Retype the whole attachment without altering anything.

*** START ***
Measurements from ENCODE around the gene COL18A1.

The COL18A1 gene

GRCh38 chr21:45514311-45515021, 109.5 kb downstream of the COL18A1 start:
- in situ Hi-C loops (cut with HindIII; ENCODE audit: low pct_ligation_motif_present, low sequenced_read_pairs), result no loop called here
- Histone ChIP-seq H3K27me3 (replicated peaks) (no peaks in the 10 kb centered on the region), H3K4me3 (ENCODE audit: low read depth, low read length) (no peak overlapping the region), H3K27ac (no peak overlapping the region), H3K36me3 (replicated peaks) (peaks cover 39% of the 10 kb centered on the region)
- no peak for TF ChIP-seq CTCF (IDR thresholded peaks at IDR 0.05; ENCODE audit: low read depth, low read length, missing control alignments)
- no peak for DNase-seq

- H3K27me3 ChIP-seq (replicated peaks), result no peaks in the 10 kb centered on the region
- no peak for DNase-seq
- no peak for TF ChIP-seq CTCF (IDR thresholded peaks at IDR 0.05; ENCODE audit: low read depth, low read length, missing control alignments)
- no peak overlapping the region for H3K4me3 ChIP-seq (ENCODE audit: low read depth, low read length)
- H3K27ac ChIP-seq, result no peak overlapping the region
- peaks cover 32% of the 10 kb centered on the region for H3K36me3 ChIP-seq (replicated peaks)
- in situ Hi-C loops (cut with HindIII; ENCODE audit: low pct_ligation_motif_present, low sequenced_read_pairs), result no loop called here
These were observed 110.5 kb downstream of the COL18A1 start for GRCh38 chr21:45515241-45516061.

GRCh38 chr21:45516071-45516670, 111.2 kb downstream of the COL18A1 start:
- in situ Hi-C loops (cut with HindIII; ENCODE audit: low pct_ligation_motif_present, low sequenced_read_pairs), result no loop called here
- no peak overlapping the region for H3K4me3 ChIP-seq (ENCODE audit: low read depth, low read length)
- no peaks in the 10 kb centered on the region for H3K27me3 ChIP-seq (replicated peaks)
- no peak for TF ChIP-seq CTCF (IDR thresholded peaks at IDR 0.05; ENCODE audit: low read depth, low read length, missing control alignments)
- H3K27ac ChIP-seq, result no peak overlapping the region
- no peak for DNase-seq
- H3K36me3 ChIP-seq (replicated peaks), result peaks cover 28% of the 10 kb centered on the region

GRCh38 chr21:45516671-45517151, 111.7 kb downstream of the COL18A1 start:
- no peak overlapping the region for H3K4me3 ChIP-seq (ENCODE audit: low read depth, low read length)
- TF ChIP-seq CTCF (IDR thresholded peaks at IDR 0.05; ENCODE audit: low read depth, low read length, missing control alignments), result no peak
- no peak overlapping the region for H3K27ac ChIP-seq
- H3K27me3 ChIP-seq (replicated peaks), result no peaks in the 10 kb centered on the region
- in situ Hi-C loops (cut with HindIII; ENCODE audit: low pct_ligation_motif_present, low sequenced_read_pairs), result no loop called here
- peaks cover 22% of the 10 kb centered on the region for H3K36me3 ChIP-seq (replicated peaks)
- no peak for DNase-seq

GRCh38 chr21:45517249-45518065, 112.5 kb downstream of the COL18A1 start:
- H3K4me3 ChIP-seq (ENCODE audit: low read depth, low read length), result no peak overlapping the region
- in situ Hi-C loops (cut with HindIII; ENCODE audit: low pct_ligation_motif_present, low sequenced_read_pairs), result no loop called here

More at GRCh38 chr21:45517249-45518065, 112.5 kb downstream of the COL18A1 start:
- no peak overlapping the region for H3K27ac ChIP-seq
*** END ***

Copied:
Measurements from ENCODE around the gene COL18A1.

The COL18A1 gene

GRCh38 chr21:45514311-45515021, 109.5 kb downstream of the COL18A1 start:
- in situ Hi-C loops (cut with HindIII; ENCODE audit: low pct_ligation_motif_present, low sequenced_read_pairs), result no loop called here
- Histone ChIP-seq H3K27me3 (replicated peaks) (no peaks in the 10 kb centered on the region), H3K4me3 (ENCODE audit: low read depth, low read length) (no peak overlapping the region), H3K27ac (no peak overlapping the region), H3K36me3 (replicated peaks) (peaks cover 39% of the 10 kb centered on the region)
- no peak for TF ChIP-seq CTCF (IDR thresholded peaks at IDR 0.05; ENCODE audit: low read depth, low read length, missing control alignments)
- no peak for DNase-seq

- H3K27me3 ChIP-seq (replicated peaks), result no peaks in the 10 kb centered on the region
- no peak for DNase-seq
- no peak for TF ChIP-seq CTCF (IDR thresholded peaks at IDR 0.05; ENCODE audit: low read depth, low read length, missing control alignments)
- no peak overlapping the region for H3K4me3 ChIP-seq (ENCODE audit: low read depth, low read length)
- H3K27ac ChIP-seq, result no peak overlapping the region
- peaks cover 32% of the 10 kb centered on the region for H3K36me3 ChIP-seq (replicated peaks)
- in situ Hi-C loops (cut with HindIII; ENCODE audit: low pct_ligation_motif_present, low sequenced_read_pairs), result no loop called here
These were observed 110.5 kb downstream of the COL18A1 start for GRCh38 chr21:45515241-45516061.

GRCh38 chr21:45516071-45516670, 111.2 kb downstream of the COL18A1 start:
- in situ Hi-C loops (cut with HindIII; ENCODE audit: low pct_ligation_motif_present, low sequenced_read_pairs), result no loop called here
- no peak overlapping the region for H3K4me3 ChIP-seq (ENCODE audit: low read depth, low read length)
- no peaks in the 10 kb centered on the region for H3K27me3 ChIP-seq (replicated peaks)
- no peak for TF ChIP-seq CTCF (IDR thresholded peaks at IDR 0.05; ENCODE audit: low read depth, low read length, missing control alignments)
- H3K27ac ChIP-seq, result no peak overlapping the region
- no peak for DNase-seq
- H3K36me3 ChIP-seq (replicated peaks), result peaks cover 28% of the 10 kb centered on the region

GRCh38 chr21:45516671-45517151, 111.7 kb downstream of the COL18A1 start:
- no peak overlapping the region for H3K4me3 ChIP-seq (ENCODE audit: low read depth, low read length)
- TF ChIP-seq CTCF (IDR thresholded peaks at IDR 0.05; ENCODE audit: low read depth, low read length, missing control alignments), result no peak
- no peak overlapping the region for H3K27ac ChIP-seq
- H3K27me3 ChIP-seq (replicated peaks), result no peaks in the 10 kb centered on the region
- in situ Hi-C loops (cut with HindIII; ENCODE audit: low pct_ligation_motif_present, low sequenced_read_pairs), result no loop called here
- peaks cover 22% of the 10 kb centered on the region for H3K36me3 ChIP-seq (replicated peaks)
- no peak for DNase-seq

GRCh38 chr21:45517249-45518065, 112.5 kb downstream of the COL18A1 start:
- H3K4me3 ChIP-seq (ENCODE audit: low read depth, low read length), result no peak overlapping the region
- in situ Hi-C loops (cut with HindIII; ENCODE audit: low pct_ligation_motif_present, low sequenced_read_pairs), result no loop called here

More at GRCh38 chr21:45517249-45518065, 112.5 kb downstream of the COL18A1 start:
- no peak overlapping the region for H3K27ac ChIP-seq